College Bands: Unique and Universal

Photo by Tom McGrath/TCMcG Photography from 2012

We growled. We did rearbacks. We held Spirit Sessions and pre-game fire-up concerts. We made up alternative lyrics or even entire new hymns about our opponents. We did dance moves and Tootsie Rolls (high-step kicks) during cadences. We sang the Alma Mater at postgame and turned our shakos and capes backward when the football team won.

As the years continued, we wore baseball caps in the stands. Our fire-up concert turned into a standing performance at the alumni-sponsored tailgate. Now, the band’s new uniforms no longer have double-sided capes. But as an alumnus, I can return to campus and still recognize the traditions that I hold dear to my heart.

During my days with the Northwestern University Marching Band, I felt that these traditions set us apart from other ensembles. Now many years after graduation, watching college football on television and working as publisher of Halftime Magazine, I have come to realize that these traditions are not all as unique as they might have seemed.

In reality, they bind us together with the rest of the collegiate marching world as many university bands have similar game-day rituals.

There are some routines that have become synonymous with specific conferences, such as the Big Ten’s drum major backbend. And there are some that are almost completely universal, such as snippets of stand tunes that get played during special plays on the field.

As I saw more similarities rather than differences among college bands, I became curious: How and why did these traditions get created and spread across the nation? What makes college marching band so unique and yet so universal?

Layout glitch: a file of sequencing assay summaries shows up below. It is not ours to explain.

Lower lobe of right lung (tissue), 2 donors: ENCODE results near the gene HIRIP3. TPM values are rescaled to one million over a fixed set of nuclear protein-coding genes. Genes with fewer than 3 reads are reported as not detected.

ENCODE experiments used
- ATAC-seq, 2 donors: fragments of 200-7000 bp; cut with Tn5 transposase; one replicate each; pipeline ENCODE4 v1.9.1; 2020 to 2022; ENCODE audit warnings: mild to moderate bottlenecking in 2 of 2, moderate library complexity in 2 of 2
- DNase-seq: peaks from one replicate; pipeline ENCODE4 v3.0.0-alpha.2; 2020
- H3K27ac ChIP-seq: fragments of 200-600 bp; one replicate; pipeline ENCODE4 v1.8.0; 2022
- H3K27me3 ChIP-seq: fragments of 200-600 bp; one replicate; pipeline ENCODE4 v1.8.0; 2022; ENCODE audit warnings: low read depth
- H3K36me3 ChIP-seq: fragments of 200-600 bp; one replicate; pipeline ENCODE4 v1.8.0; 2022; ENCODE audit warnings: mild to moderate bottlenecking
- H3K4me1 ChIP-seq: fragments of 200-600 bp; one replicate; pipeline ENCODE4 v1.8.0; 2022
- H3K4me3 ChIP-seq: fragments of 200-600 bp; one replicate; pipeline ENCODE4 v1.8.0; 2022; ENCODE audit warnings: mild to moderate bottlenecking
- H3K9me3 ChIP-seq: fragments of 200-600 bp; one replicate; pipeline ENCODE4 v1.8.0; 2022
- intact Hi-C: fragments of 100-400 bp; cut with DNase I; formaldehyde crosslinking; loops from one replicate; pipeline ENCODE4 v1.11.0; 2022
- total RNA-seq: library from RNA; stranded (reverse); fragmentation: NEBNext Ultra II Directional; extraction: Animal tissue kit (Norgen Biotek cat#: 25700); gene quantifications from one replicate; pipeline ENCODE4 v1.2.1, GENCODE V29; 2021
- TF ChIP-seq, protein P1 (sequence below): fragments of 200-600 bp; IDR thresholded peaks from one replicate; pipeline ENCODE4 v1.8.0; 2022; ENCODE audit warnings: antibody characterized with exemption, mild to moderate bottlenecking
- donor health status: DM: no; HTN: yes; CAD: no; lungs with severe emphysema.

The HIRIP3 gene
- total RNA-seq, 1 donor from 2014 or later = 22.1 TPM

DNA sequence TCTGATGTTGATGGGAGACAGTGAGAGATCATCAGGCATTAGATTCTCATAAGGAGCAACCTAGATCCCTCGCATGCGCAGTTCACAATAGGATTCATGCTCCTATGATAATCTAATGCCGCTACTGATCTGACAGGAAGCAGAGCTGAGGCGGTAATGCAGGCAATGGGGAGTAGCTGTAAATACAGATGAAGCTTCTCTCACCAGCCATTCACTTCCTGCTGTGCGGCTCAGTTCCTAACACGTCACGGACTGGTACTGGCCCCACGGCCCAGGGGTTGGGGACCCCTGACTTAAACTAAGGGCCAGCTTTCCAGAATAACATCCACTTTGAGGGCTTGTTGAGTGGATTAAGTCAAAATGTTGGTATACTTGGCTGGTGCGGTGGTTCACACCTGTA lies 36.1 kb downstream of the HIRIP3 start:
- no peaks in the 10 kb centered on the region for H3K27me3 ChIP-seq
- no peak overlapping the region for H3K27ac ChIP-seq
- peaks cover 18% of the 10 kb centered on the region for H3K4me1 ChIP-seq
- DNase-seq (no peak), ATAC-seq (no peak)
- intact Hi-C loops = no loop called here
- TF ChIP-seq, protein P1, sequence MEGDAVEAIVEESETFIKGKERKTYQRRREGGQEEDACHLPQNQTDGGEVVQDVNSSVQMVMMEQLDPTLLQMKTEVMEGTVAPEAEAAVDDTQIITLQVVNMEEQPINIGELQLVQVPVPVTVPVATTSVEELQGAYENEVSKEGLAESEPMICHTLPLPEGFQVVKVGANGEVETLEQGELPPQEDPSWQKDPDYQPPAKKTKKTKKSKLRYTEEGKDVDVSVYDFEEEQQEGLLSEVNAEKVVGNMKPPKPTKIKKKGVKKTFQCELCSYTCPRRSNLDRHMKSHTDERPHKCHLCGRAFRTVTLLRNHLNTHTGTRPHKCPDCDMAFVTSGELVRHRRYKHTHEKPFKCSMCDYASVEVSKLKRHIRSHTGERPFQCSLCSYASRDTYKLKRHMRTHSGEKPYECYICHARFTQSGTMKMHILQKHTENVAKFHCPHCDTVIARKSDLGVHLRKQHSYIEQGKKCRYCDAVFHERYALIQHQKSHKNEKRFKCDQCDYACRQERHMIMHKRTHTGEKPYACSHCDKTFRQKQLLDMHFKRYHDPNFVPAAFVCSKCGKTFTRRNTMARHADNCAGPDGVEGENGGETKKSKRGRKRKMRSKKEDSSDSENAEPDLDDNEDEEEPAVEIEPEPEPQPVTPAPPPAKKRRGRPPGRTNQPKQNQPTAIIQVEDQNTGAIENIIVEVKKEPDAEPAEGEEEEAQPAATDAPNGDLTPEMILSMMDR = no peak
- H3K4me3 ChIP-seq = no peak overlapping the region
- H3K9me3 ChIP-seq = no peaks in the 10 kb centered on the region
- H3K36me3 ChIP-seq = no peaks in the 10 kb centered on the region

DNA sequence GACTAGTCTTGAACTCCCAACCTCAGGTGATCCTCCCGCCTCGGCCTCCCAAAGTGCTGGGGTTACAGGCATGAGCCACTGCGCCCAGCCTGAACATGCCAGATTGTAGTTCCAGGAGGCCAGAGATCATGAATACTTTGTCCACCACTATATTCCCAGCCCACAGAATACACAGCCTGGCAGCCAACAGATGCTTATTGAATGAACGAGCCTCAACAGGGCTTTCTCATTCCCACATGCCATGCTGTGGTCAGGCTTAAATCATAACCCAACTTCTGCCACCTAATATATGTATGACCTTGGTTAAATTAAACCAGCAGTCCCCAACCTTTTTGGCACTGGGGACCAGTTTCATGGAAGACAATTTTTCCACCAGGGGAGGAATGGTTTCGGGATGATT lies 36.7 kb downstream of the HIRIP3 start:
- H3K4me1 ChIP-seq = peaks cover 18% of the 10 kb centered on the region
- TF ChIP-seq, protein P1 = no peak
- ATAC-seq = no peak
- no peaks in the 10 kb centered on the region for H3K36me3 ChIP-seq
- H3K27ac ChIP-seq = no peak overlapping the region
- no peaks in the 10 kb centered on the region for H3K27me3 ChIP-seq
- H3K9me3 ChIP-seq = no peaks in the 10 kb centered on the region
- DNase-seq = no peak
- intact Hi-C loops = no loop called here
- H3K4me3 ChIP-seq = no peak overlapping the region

Our feature “Get Pumped for College Game Day” explains some of the quirks of college band that help make college football so exciting to watch and listen to.

Keep on Marching!
Christine Ngeo Katzman
Publisher and Editor-in-Chief

About author

Christine Ngeo Katzman

Christine Ngeo Katzman is founder and chief executive officer of Muse Media, LLC, creator of books, magazines, and additional content highlighting performing arts and youth activities. Magazine assets include Halftime Magazine for marching arts participants and fans as well as Yamaha SupportED Magazine for K through 12 music educators. Previously, she was a writer and editor at Crain Communications and Imagination Publishing and a marketing manager at Chatsworth Products, Inc. Christine also worked for Yamaha Band and Orchestral Division. As a child, Christine learned five instruments, with flute being primary. She marched in the Northwestern University Marching Band, including the 1996 Rose Bowl and 1997 Citrus Bowl. Christine graduated cum laude from Northwestern University with a bachelor’s degree in journalism in 1997 and earned an MBA with honors from the University of Southern California in 2007.


iDrumTune analyzes the pitch of the drum—from snares to toms— and gives a readout of the drumhead vibration frequency. Read more about this new app. ...